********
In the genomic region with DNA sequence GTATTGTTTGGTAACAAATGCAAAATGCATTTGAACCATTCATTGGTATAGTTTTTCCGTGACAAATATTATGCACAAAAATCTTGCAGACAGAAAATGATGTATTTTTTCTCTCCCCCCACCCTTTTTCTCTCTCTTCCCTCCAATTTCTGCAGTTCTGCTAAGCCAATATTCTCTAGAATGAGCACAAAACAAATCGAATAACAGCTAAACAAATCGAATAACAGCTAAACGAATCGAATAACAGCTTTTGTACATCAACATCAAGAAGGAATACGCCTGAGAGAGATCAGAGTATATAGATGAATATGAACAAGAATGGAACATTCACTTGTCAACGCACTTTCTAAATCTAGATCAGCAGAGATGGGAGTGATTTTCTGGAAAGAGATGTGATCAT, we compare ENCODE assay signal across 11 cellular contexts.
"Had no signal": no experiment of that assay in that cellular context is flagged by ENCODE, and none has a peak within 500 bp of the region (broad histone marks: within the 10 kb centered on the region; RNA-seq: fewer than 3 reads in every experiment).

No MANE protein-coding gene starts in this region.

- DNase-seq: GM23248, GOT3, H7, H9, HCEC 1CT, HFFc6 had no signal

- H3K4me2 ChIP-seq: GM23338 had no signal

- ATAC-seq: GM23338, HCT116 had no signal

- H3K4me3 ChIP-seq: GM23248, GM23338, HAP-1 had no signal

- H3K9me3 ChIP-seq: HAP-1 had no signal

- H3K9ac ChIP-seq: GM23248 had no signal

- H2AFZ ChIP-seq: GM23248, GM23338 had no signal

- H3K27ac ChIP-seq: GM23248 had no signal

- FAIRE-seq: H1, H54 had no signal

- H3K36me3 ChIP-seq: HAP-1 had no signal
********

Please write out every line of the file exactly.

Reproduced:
In the genomic region with DNA sequence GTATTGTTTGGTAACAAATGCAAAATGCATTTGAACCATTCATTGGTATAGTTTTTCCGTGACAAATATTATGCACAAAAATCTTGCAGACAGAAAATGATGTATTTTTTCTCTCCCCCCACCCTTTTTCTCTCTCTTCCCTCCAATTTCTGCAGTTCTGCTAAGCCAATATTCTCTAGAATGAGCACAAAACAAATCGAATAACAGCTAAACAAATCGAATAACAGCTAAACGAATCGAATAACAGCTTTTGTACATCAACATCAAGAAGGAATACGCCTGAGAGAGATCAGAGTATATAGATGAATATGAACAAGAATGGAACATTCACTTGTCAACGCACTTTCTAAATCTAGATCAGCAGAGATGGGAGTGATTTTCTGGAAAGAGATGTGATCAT, we compare ENCODE assay signal across 11 cellular contexts.
"Had no signal": no experiment of that assay in that cellular context is flagged by ENCODE, and none has a peak within 500 bp of the region (broad histone marks: within the 10 kb centered on the region; RNA-seq: fewer than 3 reads in every experiment).

No MANE protein-coding gene starts in this region.

- DNase-seq: GM23248, GOT3, H7, H9, HCEC 1CT, HFFc6 had no signal

- H3K4me2 ChIP-seq: GM23338 had no signal

- ATAC-seq: GM23338, HCT116 had no signal

- H3K4me3 ChIP-seq: GM23248, GM23338, HAP-1 had no signal

- H3K9me3 ChIP-seq: HAP-1 had no signal

- H3K9ac ChIP-seq: GM23248 had no signal

- H2AFZ ChIP-seq: GM23248, GM23338 had no signal

- H3K27ac ChIP-seq: GM23248 had no signal

- FAIRE-seq: H1, H54 had no signal

- H3K36me3 ChIP-seq: HAP-1 had no signal